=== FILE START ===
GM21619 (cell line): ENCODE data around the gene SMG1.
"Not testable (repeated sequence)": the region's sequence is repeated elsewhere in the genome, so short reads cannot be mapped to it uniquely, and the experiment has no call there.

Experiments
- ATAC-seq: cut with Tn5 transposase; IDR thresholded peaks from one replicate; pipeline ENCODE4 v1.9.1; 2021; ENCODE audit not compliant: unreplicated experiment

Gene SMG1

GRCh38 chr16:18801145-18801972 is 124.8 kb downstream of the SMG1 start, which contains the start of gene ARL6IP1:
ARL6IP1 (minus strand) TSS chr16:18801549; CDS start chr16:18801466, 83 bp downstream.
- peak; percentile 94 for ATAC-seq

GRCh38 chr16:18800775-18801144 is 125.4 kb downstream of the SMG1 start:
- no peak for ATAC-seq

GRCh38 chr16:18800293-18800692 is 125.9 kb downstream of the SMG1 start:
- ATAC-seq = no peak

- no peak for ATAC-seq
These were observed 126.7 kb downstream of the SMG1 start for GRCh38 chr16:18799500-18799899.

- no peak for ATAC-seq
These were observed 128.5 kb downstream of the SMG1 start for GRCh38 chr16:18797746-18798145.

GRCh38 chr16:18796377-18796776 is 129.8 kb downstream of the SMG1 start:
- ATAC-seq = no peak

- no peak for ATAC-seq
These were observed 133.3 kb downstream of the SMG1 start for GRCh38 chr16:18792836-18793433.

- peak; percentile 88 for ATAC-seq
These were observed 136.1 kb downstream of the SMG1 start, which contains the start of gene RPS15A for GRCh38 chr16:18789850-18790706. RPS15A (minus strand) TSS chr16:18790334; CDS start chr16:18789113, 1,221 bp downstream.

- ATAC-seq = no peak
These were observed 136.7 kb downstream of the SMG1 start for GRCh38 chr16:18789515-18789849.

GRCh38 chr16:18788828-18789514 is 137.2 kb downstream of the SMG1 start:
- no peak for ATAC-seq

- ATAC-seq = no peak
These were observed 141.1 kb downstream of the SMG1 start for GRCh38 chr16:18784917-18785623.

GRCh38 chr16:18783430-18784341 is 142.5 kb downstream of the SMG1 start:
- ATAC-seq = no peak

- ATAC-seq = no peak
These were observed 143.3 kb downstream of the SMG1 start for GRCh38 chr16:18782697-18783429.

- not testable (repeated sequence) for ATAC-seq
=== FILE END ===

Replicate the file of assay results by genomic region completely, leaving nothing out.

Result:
GM21619 (cell line): ENCODE data around the gene SMG1.
"Not testable (repeated sequence)": the region's sequence is repeated elsewhere in the genome, so short reads cannot be mapped to it uniquely, and the experiment has no call there.

Experiments
- ATAC-seq: cut with Tn5 transposase; IDR thresholded peaks from one replicate; pipeline ENCODE4 v1.9.1; 2021; ENCODE audit not compliant: unreplicated experiment

Gene SMG1

GRCh38 chr16:18801145-18801972 is 124.8 kb downstream of the SMG1 start, which contains the start of gene ARL6IP1:
ARL6IP1 (minus strand) TSS chr16:18801549; CDS start chr16:18801466, 83 bp downstream.
- peak; percentile 94 for ATAC-seq

GRCh38 chr16:18800775-18801144 is 125.4 kb downstream of the SMG1 start:
- no peak for ATAC-seq

GRCh38 chr16:18800293-18800692 is 125.9 kb downstream of the SMG1 start:
- ATAC-seq = no peak

- no peak for ATAC-seq
These were observed 126.7 kb downstream of the SMG1 start for GRCh38 chr16:18799500-18799899.

- no peak for ATAC-seq
These were observed 128.5 kb downstream of the SMG1 start for GRCh38 chr16:18797746-18798145.

GRCh38 chr16:18796377-18796776 is 129.8 kb downstream of the SMG1 start:
- ATAC-seq = no peak

- no peak for ATAC-seq
These were observed 133.3 kb downstream of the SMG1 start for GRCh38 chr16:18792836-18793433.

- peak; percentile 88 for ATAC-seq
These were observed 136.1 kb downstream of the SMG1 start, which contains the start of gene RPS15A for GRCh38 chr16:18789850-18790706. RPS15A (minus strand) TSS chr16:18790334; CDS start chr16:18789113, 1,221 bp downstream.

- ATAC-seq = no peak
These were observed 136.7 kb downstream of the SMG1 start for GRCh38 chr16:18789515-18789849.

GRCh38 chr16:18788828-18789514 is 137.2 kb downstream of the SMG1 start:
- no peak for ATAC-seq

- ATAC-seq = no peak
These were observed 141.1 kb downstream of the SMG1 start for GRCh38 chr16:18784917-18785623.

GRCh38 chr16:18783430-18784341 is 142.5 kb downstream of the SMG1 start:
- ATAC-seq = no peak

- ATAC-seq = no peak
These were observed 143.3 kb downstream of the SMG1 start for GRCh38 chr16:18782697-18783429.

- not testable (repeated sequence) for ATAC-seq